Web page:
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Electric leashes for dogs

Updated on May 8, 2012

Leash laws are common in most cities and towns around the country but could there be alternatives to ordinary leashes? One man in Puyallup, Washington thinks so. After he received two citations equaling $1026 this past fall for having his dogs on electronic leashes and not on traditional leashes.

The man took his two hunting retrievers to a local park to prepare them for a hunting trip. Both dogs were well trained and controlled by voice commands. Along with their command training the dogs were also fitted with electric collars which he had the control to. The collars allowed him to administer a slight shock to the dogs if they didn't respond to the voice commands. The range on the collars is one mile from the hand held receiver. The electric collars are common with hunting dogs, it allows the dogs to chase birds into bushes and the owner can still have control of the dogs.

The man decided to try and get the leash laws to allow for owners to use the electric collars in place of the traditional leashes. The change would simply include the new technology not replace the old.

Opposing views on the technology

As with any change to a law or ordinance, there is going to be some resistance. However, the only group so far to come forward with issues with the amendment is, of course, This story began with two golden retrievers that are fully trained as hunting dogs, there was no mention of any other dog breed. This case is also just being discussed by the Puyallup city counsel. The group has decided to mention only that Pit Bulls attack and a shock will not assist in control and they commented on the possibility of equipment failure and batteries dying.

The group has decided to take the Pit Bull stance already on the electric leashes, completely ignoring the benefits of using the technology and the basis of the original story. The course of this amendment could pave the way for more dog laws that allow for the use of technology. Again, these changes would not replace the current laws, they would simply include the changing technology as another form of controlling a dog when off personal property.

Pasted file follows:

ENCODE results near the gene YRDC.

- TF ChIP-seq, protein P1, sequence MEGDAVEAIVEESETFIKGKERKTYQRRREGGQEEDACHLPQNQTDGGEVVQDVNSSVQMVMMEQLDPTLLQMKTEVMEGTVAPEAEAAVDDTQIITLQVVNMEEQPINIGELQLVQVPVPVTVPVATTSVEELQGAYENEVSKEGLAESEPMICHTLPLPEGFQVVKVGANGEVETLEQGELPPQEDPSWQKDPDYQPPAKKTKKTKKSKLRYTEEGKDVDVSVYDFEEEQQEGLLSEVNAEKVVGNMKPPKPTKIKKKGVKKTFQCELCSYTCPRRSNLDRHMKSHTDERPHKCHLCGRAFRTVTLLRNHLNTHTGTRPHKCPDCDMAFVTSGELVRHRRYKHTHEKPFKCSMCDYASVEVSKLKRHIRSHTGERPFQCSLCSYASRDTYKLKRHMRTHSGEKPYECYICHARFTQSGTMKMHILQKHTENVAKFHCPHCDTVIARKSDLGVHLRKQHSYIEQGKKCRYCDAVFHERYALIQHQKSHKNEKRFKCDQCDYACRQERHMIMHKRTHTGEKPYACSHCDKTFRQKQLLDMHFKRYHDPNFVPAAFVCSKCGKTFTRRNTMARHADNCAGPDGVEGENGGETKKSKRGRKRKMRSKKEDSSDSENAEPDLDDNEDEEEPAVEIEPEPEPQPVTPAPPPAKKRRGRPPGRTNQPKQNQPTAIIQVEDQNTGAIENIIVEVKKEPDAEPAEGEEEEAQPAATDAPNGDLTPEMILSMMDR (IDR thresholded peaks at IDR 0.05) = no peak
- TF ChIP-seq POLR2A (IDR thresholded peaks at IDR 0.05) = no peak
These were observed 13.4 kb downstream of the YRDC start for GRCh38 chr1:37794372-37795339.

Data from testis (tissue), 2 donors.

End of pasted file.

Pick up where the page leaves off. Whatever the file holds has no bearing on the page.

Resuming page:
Only time will tell what will happen in this case but I feel that if a dog is properly trained and the owner has complete control of the dog, that there is nothing wrong with using electric leashes as a precaution.


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    • Dubuquedogtrainer profile image

      Dubuquedogtrainer 5 years ago from Dubuque, Iowa

      I am adamantly opposed to shock collars as leashes because they aren't leashes at all and provide no way of restraining a dog. Additionally, dogs can make unintended associations between shock and objects in their environment, leading to negative emotional responses and aggression. Shock as a means of training is opposed by the American Veterinary Association of Animal Behavior and the American College of Veterinary Behaviorists. I have had people come to me with aggressive dogs that have turned on their owners after biting another dog or person when shocked. A leash is the only appropriate means of restraining a dog safely in public.